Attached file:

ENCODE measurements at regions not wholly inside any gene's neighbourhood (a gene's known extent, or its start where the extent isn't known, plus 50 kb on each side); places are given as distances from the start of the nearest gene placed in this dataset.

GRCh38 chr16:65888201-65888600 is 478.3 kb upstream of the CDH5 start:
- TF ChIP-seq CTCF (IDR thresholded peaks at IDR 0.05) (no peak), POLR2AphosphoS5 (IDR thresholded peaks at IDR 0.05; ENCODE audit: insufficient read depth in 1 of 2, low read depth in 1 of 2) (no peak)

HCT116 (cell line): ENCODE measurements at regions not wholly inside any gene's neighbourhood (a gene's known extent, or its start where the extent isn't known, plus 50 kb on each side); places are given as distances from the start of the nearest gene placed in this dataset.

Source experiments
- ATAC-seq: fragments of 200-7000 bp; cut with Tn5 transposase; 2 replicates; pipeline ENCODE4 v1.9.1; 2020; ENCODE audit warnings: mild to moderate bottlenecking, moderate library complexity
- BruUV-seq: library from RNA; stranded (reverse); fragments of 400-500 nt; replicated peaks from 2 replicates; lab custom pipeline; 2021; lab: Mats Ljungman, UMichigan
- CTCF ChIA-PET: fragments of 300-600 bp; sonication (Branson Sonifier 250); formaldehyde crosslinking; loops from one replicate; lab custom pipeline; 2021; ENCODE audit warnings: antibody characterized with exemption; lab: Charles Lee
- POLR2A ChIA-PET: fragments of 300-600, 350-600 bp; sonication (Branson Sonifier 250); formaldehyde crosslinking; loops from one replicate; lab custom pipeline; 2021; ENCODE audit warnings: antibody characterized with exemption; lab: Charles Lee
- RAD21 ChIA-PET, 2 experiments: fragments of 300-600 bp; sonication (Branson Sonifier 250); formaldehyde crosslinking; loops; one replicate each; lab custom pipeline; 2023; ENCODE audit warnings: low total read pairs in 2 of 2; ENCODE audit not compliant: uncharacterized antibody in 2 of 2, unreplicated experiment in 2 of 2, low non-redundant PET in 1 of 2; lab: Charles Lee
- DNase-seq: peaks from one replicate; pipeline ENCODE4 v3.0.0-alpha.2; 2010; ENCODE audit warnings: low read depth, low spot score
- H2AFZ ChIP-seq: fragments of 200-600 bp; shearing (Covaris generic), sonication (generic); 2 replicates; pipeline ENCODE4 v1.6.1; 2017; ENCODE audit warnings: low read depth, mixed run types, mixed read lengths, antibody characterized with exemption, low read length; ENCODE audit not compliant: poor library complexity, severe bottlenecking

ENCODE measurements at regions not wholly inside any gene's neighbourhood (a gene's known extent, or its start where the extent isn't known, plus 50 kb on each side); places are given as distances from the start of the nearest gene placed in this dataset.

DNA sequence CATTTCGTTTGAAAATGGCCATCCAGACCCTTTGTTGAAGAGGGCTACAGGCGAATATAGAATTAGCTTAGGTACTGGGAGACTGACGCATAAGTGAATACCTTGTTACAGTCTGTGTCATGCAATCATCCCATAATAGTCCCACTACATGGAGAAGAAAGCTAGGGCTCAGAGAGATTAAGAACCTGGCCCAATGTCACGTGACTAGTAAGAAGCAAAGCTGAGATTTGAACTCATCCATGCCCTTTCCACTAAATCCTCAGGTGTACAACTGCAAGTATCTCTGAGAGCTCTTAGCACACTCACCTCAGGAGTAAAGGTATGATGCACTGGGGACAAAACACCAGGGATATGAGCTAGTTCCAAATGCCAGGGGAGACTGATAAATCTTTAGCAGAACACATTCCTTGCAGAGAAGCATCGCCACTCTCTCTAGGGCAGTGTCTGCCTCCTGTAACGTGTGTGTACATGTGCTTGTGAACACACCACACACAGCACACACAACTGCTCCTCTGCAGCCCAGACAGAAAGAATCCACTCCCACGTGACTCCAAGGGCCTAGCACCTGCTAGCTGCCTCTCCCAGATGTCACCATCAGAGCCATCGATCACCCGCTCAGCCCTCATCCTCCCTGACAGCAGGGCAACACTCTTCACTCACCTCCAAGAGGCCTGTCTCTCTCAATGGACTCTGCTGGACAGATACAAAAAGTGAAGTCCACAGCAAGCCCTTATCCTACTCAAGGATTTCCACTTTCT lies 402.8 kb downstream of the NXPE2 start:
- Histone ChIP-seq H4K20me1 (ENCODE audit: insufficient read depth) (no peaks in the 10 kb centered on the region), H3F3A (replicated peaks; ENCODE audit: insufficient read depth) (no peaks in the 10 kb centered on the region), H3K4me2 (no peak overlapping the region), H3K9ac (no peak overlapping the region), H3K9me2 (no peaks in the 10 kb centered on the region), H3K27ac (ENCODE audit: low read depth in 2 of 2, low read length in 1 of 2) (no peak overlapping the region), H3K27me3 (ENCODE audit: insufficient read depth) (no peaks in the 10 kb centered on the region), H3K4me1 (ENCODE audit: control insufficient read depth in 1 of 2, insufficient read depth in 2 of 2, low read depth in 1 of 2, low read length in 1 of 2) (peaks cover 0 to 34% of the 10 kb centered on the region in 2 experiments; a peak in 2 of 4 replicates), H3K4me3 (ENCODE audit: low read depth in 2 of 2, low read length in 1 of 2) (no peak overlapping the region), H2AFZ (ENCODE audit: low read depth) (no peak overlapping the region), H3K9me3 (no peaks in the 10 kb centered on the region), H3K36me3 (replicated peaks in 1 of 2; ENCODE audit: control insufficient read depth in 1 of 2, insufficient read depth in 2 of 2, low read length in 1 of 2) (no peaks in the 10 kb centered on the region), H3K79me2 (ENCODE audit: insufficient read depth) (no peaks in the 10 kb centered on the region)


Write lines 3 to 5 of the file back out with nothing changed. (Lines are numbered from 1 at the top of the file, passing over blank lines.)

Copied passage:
- TF ChIP-seq CTCF (IDR thresholded peaks at IDR 0.05) (no peak), POLR2AphosphoS5 (IDR thresholded peaks at IDR 0.05; ENCODE audit: insufficient read depth in 1 of 2, low read depth in 1 of 2) (no peak)

HCT116 (cell line): ENCODE measurements at regions not wholly inside any gene's neighbourhood (a gene's known extent, or its start where the extent isn't known, plus 50 kb on each side); places are given as distances from the start of the nearest gene placed in this dataset.

Source experiments